Curiosity Doesn't Kill the Cat

Children are naturally curious. They touch, taste, hear, smell, and see the world around them. Their curiosity is what enables them to learn. Think about the toddler who wants to get into everything and ask "why" more often than most adults want to hear. This is how the young and old understand the world. Because it is so closely tied to learning, curiosity must be encouraged and fostered.

Unfortunately, well-meaning adults often squelch curiosity. We tire of questions, so we become exasperated, and our children sense it. We take away the excitement of exploration by not sharing our children's enthusiasm about what they found out. Curiosity is fueled by the opportunity to share findings and excitement with others.

As teachers we need to ask ourselves questions.

  • "What am I doing to encourage my students' natural desire to explore?
  • Am I letting them discover the power of their own learning?
  • Am I giving them opportunities to problem solve themselves or am I giving them answers too quickly?"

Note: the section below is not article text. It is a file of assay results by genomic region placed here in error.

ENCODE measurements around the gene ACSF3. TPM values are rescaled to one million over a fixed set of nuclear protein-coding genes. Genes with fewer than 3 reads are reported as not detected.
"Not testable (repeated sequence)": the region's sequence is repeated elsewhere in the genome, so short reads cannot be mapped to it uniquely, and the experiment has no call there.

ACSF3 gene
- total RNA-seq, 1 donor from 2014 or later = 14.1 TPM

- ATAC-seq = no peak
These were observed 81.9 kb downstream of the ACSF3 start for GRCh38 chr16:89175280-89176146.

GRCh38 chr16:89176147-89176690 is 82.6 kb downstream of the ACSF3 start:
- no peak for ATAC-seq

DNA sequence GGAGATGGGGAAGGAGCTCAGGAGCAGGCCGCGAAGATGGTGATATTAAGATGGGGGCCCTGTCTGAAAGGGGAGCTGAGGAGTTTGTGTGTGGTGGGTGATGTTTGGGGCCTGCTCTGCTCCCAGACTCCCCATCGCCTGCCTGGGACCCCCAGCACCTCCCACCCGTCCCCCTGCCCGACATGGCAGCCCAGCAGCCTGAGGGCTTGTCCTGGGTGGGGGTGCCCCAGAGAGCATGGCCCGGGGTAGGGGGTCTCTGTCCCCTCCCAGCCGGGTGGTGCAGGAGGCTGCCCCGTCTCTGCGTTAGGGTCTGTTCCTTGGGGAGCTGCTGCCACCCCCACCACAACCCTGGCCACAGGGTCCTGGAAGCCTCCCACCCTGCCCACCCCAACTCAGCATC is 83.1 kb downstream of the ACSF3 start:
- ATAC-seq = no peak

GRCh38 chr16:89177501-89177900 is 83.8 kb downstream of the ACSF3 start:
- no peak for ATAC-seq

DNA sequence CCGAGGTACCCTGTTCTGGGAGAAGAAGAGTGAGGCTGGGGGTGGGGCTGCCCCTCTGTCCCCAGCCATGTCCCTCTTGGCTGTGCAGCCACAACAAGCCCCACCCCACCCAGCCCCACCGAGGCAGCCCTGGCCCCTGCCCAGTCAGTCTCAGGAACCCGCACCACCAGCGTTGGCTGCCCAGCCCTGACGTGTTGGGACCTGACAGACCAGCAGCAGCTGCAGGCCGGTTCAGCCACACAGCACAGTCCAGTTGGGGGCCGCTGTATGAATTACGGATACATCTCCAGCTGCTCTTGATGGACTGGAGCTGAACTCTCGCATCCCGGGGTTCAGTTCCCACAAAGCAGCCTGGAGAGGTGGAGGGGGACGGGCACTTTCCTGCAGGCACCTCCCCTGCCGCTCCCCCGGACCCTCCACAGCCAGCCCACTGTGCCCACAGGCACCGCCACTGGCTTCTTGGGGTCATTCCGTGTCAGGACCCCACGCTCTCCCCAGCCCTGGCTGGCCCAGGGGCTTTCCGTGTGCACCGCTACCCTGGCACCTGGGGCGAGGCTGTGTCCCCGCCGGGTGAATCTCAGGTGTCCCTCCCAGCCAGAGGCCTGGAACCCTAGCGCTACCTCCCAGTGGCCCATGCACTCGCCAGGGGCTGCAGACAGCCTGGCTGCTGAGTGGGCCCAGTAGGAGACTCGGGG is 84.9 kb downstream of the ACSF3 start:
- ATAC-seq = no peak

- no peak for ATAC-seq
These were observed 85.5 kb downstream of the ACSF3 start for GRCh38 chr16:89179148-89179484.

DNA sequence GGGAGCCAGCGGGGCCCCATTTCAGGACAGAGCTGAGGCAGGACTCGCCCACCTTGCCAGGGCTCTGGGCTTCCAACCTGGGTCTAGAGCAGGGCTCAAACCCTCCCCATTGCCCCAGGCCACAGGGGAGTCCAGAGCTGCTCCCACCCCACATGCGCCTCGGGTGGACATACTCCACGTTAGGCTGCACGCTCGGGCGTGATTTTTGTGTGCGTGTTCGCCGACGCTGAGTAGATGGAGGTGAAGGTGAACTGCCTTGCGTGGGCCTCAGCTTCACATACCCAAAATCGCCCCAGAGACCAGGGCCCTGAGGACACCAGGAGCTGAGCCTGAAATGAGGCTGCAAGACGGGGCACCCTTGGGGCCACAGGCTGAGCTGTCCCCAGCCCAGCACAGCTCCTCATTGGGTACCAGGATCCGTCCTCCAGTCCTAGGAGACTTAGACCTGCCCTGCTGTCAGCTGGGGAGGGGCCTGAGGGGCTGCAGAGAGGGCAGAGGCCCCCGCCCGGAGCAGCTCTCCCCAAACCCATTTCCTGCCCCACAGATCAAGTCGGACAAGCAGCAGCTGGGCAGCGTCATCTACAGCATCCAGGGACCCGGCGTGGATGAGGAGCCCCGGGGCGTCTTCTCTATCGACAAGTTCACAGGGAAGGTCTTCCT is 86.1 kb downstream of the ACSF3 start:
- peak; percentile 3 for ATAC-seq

We need to capitalize on students' passion, curiosity, and thinking. We urge you to try these suggestions for creating an environment conducive for exploration in your classroom.

Redefine Failure—When children don't understand a new concept or make a mess of a science experiment; let them know this is always a part of the learning process. Failure only happens when you refuse to keep trying. Emphasize determination.

Encourage Questions—We all learn by asking ourselves or others about what puzzles us. This doesn't mean we have to answer every question. We need to steer our children towards finding answers for themselves. We have to admit when we don't know the answer to a question.

Join In—Flex your own curiosity muscle by joining your students in their explorations. Voice what you want to know more about. Listen closely to what your children find out. Ask questions yourself. "What do you think...? How did you...? What do you want to find out next?"

Albert Einstein said, "I have no special talent. I am only passionately curious." This is the key. Teaching children to be passionate and curious about the world around them is the pathway to learning. It is one of the best skills you'll ever nurture.

"If we let them, children can reintroduce us to the world. When we truly allow a child to share his discoveries with us, we experience the joys of rediscovery — and in doing so, learn ourselves." Dr. Bruce Perry